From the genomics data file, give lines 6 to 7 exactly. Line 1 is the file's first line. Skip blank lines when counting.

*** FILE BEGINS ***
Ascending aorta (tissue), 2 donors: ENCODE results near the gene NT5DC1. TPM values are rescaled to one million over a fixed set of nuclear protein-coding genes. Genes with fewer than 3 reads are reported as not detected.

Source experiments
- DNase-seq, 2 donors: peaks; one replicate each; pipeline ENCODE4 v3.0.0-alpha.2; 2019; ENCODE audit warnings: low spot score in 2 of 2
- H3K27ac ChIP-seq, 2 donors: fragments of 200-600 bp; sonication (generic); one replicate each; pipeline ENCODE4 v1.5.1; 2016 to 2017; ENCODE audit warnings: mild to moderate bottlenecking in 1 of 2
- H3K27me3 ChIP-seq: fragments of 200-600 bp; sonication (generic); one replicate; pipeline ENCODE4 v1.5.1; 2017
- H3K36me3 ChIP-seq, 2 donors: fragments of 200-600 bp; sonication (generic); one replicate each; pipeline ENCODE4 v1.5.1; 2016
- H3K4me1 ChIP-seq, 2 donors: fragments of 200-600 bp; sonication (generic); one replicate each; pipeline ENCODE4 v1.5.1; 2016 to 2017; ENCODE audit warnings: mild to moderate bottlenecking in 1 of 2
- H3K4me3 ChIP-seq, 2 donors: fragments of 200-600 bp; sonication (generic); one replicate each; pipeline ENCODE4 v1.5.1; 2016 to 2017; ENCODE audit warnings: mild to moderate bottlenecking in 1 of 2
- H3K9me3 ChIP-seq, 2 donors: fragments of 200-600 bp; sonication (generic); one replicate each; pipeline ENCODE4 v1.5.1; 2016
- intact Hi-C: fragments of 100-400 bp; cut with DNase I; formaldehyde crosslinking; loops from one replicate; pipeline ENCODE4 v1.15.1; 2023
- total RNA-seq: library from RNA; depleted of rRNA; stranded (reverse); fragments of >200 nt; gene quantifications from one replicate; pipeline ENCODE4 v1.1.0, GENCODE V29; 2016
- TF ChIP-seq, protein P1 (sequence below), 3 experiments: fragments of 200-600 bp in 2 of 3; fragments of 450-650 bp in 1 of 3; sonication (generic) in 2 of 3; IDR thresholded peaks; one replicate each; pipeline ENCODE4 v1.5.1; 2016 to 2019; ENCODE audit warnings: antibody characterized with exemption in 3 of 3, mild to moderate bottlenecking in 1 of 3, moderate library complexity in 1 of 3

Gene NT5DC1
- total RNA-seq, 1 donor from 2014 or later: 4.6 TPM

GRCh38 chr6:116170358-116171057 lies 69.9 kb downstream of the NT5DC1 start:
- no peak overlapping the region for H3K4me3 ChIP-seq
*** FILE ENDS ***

- H3K36me3 ChIP-seq, 2 donors: fragments of 200-600 bp; sonication (generic); one replicate each; pipeline ENCODE4 v1.5.1; 2016
- H3K4me1 ChIP-seq, 2 donors: fragments of 200-600 bp; sonication (generic); one replicate each; pipeline ENCODE4 v1.5.1; 2016 to 2017; ENCODE audit warnings: mild to moderate bottlenecking in 1 of 2